But just prior to its release, one of Canada’s largest unions, the Public Service Alliance of Canada (PSAC) lashed out at the government and claimed the “same flawed meat inspection system is still in place today, continuing to rely on the meat industry to police itself.
“That means inspectors spend more time reviewing the industry’s own reports and test results than doing independent hands-on inspection,” the PSAC added.
The outbreak was caused by the presence of L.monocytogenes in ready-to-eat meat produced by Canada’s largest processor, Maple Leaf Foods, which eventually settled consumer lawsuits at a cost of CAD $27m (€19.98m).
In its wake, the Canadian government (which won criticism in some quarters for its response to the outbreak) asked Sheila Weatherill to lead an independent investigation into the outbreak and to make recommendations to strengthen the nation’s food safety system.
Weatherill’s report was released in July 2009, and the Canadian government said yesterday that it had since made significant investments in Canada’s food safety system after committing to implementing all of the her recommendations.
Government 'better equipped'
Minister of health, Leona Aglukkaq and Gerry Ritz, minister of agriculture, said, “At the federal level, the organisations responsible for food safety and public health are now better equipped to collaborate and coordinate government actions to prevent, detect and respond to potential food safety risks.”
They added: “We are also doing a better job at informing Canadians about the steps they can take to protect themselves from food-related illness. And we are developing a new food safety bill to simplify and modernise our legislation.”
Specifically, the Canadian government said its new food safety bill would address Weatherill’s recommendation that food safety legislation be simplified and modernised.
There was a greater awareness of food safety issues at all levels of government, the report said: “Work has been done to reduce the risk of listeriosis, and to improve governance among and within food safety partner organisations, and to improve their ability to prevents foodborne illness.”
Other work had also been done to detect pathogens such as listeria, boost surveillance of food safety hazards, and respond effectively when a food safety outbreak occurred, it added.
Listeria-specific improvements include a 2011 review and revision of Health Canada’s Listeria policy, tests designed to identify the bacteria more quickly and increased monitoring via the National Enteric Surveillance Progam.
A Special Committee of Deputy Heads (SCDH), formed to oversee the implementation of Weatherill, had improved interaction and collaboration amongst food safety bodies, encouraging a culture of information sharing amongst partners, the report claimed.
Canadians were also at a lower risk of exposure to contaminated meat, it added, because the meat processing industry and regulators had worked to enhance environmental and food sample testing for Listeria.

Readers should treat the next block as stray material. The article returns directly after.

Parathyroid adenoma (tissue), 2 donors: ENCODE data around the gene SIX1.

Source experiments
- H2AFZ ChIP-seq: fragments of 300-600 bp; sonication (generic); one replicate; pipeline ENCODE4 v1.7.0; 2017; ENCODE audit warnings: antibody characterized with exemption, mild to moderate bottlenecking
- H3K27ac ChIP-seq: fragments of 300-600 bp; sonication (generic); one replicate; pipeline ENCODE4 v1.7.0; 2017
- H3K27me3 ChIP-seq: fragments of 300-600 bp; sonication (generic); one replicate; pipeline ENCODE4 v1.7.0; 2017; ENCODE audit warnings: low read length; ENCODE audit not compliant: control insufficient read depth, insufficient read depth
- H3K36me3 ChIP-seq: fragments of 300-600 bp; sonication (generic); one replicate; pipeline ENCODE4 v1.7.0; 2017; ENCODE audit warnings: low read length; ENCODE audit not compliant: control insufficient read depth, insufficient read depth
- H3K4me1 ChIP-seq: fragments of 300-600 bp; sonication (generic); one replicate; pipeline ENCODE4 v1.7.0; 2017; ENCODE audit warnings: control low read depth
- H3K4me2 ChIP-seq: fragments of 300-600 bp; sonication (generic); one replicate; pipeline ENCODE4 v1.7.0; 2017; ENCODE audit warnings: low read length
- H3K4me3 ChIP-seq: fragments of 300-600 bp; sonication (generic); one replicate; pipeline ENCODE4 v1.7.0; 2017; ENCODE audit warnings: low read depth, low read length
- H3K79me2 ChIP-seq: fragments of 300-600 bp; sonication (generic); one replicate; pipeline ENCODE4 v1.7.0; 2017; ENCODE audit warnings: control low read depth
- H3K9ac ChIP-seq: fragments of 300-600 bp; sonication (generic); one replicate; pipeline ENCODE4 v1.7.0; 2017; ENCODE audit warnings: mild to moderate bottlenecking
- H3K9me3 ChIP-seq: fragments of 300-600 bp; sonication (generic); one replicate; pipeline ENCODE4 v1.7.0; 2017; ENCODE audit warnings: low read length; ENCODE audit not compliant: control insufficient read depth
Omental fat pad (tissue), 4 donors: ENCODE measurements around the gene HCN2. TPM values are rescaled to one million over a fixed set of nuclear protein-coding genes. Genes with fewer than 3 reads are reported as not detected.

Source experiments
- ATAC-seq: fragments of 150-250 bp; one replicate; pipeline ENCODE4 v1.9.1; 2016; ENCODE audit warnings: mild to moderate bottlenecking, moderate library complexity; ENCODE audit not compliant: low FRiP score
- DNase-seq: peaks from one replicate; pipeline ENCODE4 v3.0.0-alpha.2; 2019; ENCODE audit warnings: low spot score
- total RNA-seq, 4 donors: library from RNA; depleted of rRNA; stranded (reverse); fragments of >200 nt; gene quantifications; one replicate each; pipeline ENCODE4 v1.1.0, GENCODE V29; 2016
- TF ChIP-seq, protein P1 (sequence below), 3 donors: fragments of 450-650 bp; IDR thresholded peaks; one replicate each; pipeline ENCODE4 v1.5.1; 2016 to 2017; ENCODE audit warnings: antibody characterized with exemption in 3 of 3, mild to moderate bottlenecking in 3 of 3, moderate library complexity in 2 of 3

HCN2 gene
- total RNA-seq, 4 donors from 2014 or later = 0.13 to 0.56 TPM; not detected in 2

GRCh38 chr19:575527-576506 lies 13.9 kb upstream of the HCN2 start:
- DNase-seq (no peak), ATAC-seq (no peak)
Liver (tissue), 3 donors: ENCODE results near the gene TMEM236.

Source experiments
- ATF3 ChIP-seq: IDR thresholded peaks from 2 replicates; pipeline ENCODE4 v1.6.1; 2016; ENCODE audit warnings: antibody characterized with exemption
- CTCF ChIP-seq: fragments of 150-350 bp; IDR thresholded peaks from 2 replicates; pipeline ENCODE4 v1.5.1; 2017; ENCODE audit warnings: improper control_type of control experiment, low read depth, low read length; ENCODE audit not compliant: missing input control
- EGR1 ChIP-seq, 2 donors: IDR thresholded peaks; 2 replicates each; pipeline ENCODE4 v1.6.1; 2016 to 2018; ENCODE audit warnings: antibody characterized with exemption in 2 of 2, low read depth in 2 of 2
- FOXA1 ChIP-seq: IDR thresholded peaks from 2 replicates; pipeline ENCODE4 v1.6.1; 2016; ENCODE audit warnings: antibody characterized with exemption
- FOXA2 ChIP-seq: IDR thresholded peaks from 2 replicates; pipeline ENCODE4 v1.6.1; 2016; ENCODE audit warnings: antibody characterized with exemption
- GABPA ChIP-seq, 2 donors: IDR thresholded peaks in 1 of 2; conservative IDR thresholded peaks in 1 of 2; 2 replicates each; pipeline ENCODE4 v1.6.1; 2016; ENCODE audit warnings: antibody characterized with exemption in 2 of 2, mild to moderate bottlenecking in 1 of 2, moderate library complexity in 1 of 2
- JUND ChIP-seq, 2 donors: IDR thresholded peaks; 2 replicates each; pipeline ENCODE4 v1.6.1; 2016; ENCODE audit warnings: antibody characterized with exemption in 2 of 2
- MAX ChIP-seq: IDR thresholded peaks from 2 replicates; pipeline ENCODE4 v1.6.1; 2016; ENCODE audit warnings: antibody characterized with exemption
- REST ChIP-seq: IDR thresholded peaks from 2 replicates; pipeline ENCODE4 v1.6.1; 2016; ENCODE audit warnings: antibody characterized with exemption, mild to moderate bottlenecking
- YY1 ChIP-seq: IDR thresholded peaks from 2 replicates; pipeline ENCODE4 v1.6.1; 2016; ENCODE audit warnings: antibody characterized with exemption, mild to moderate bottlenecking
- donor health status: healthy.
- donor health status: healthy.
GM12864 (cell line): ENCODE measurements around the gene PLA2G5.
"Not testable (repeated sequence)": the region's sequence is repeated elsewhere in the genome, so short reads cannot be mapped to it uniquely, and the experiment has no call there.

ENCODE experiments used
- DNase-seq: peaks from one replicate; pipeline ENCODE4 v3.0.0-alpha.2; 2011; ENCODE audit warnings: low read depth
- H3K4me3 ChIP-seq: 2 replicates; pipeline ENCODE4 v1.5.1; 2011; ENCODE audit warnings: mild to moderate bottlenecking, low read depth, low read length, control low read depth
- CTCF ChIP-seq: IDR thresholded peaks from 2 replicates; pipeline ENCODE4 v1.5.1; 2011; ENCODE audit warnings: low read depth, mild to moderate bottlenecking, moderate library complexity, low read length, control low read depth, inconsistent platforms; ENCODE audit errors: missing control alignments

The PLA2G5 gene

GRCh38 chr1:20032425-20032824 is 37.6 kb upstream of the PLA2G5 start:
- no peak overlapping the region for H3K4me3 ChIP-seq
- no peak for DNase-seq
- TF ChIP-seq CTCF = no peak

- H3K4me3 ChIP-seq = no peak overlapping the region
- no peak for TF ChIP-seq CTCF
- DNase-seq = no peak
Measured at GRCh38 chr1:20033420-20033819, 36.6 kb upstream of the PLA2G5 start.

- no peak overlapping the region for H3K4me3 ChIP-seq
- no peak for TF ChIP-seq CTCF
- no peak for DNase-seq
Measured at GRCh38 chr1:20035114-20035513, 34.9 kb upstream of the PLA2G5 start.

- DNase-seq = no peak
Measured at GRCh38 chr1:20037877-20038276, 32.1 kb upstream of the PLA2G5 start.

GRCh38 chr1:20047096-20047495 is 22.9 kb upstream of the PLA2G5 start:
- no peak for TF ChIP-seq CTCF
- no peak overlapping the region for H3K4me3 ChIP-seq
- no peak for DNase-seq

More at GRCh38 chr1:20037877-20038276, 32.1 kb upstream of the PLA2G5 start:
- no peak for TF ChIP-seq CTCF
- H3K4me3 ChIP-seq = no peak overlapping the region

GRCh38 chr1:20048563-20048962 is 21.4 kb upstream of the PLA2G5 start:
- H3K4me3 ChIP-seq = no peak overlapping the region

The government said it had hired 170 full-time food safety inspectors and health assessment risk staff; investments had also been made in inspector tools, technology and training.
A wider range of potential food safety interventions was also flagged-up in the report, through an “accelerated approval process for new food additives and technologies of public health relevance”.
In addition, new lab procedures and detection methodologies had also been rolled-out nationwide to enable more rapid hazard detection, according to the government, while improvements had also been made to the Foodborne Illness Outbreak Response Protocol (FIORP).
This is the Canadian government’s blueprint for handling multi-jurisdictional foodborne illness outbreaks, ensuring coordination amongst federal and provincial departments and agencies.
The nation’s Health Portfolio Foodborne Illness Emergency Response Plan also provided increased clarity on managing outbreak and emergency situations, the report stated.
Threat persists: PSAC
In sum, the Canadian government said that a CAD $75m (€55.5m) investment in September 2009 demonstrated its intention to implement Weatherill, as did an additional $26m investment in the 2010 budget to fund increased inspection capacity for meat and poultry processing facilities.
The 2011 budget also provided $100m over five years to invest in inspector training, tools, technology and science capacity.
But just prior to the report’s release PSAC union - which has an ongoing campaign using someone dressed as a squirrel (pictured) alerting shoppers to alleged meat safety shortfalls - slammed the government and lamented an ongoing “threat to food inspection in Canada”.
The PSAC noted that the Weatherill report recognised that, in the years leading up to the 2008 outbreak, the CFIA was not conducting mandatory safety audits at the Maple Leaf plant in question.
Regarding meat inspections, it added: “Some improvements have been made, but there are still too few inspectors covering too many facilities, making it impossible to verify that all of the meat processing facilities are following the rules that keep Canadians safe.”
The federal government was planning to cut between 5 and 10 per cent from every department and program, the PSAC said, where this included food safety and meat inspections.
A link to the publication, ‘Action on Weatherill Report Recommendations to Strengthen the Food Safety System: Final Report to Canadians’, is available here.